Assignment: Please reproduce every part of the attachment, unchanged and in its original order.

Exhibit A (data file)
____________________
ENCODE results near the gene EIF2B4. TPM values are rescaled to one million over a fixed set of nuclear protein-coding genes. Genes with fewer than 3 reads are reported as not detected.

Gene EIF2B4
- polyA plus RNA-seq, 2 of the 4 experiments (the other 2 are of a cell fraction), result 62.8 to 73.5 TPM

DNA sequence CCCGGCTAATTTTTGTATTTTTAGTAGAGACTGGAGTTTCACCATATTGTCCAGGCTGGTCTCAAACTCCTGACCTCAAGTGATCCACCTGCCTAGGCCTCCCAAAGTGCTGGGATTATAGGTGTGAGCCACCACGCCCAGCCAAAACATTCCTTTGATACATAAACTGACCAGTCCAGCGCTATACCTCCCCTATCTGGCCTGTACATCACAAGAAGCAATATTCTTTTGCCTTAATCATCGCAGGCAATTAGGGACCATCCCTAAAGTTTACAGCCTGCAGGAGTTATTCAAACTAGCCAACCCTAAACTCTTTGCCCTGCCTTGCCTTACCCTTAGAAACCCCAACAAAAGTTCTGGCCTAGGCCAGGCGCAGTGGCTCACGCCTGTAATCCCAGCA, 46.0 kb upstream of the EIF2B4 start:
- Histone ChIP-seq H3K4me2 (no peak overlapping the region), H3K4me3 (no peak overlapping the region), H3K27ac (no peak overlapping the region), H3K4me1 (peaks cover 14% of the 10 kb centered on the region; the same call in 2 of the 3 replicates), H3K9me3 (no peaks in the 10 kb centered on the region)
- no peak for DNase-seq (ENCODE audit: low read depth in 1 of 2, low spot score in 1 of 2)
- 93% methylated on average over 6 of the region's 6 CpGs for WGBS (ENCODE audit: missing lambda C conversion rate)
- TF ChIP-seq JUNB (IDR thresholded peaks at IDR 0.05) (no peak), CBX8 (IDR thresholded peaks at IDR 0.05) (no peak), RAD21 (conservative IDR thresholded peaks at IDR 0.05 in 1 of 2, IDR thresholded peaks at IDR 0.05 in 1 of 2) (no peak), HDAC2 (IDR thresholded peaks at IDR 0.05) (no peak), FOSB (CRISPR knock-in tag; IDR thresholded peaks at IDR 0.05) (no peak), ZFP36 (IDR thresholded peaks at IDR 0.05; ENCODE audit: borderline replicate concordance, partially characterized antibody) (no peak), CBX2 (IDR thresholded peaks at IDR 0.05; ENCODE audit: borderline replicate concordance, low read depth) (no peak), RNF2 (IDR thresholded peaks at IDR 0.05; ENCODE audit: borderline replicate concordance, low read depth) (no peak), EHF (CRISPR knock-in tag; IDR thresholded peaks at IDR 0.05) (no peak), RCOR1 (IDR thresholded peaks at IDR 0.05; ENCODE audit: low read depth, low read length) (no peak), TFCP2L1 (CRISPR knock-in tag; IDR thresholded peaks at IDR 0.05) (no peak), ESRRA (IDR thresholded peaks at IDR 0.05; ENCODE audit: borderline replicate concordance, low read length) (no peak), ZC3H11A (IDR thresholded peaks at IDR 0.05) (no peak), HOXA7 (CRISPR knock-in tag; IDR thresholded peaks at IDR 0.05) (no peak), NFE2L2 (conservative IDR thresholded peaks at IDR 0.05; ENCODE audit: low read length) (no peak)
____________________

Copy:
ENCODE results near the gene EIF2B4. TPM values are rescaled to one million over a fixed set of nuclear protein-coding genes. Genes with fewer than 3 reads are reported as not detected.

Gene EIF2B4
- polyA plus RNA-seq, 2 of the 4 experiments (the other 2 are of a cell fraction), result 62.8 to 73.5 TPM

DNA sequence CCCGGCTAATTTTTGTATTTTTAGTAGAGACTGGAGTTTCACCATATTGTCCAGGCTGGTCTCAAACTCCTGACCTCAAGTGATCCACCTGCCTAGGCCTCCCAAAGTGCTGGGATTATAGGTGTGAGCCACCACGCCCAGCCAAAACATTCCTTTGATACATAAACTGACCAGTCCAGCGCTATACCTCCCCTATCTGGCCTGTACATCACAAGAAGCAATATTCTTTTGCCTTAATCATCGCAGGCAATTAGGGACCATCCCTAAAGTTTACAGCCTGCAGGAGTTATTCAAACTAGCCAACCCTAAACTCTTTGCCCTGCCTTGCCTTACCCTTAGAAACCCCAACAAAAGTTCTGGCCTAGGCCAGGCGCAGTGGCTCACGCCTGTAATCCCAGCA, 46.0 kb upstream of the EIF2B4 start:
- Histone ChIP-seq H3K4me2 (no peak overlapping the region), H3K4me3 (no peak overlapping the region), H3K27ac (no peak overlapping the region), H3K4me1 (peaks cover 14% of the 10 kb centered on the region; the same call in 2 of the 3 replicates), H3K9me3 (no peaks in the 10 kb centered on the region)
- no peak for DNase-seq (ENCODE audit: low read depth in 1 of 2, low spot score in 1 of 2)
- 93% methylated on average over 6 of the region's 6 CpGs for WGBS (ENCODE audit: missing lambda C conversion rate)
- TF ChIP-seq JUNB (IDR thresholded peaks at IDR 0.05) (no peak), CBX8 (IDR thresholded peaks at IDR 0.05) (no peak), RAD21 (conservative IDR thresholded peaks at IDR 0.05 in 1 of 2, IDR thresholded peaks at IDR 0.05 in 1 of 2) (no peak), HDAC2 (IDR thresholded peaks at IDR 0.05) (no peak), FOSB (CRISPR knock-in tag; IDR thresholded peaks at IDR 0.05) (no peak), ZFP36 (IDR thresholded peaks at IDR 0.05; ENCODE audit: borderline replicate concordance, partially characterized antibody) (no peak), CBX2 (IDR thresholded peaks at IDR 0.05; ENCODE audit: borderline replicate concordance, low read depth) (no peak), RNF2 (IDR thresholded peaks at IDR 0.05; ENCODE audit: borderline replicate concordance, low read depth) (no peak), EHF (CRISPR knock-in tag; IDR thresholded peaks at IDR 0.05) (no peak), RCOR1 (IDR thresholded peaks at IDR 0.05; ENCODE audit: low read depth, low read length) (no peak), TFCP2L1 (CRISPR knock-in tag; IDR thresholded peaks at IDR 0.05) (no peak), ESRRA (IDR thresholded peaks at IDR 0.05; ENCODE audit: borderline replicate concordance, low read length) (no peak), ZC3H11A (IDR thresholded peaks at IDR 0.05) (no peak), HOXA7 (CRISPR knock-in tag; IDR thresholded peaks at IDR 0.05) (no peak), NFE2L2 (conservative IDR thresholded peaks at IDR 0.05; ENCODE audit: low read length) (no peak)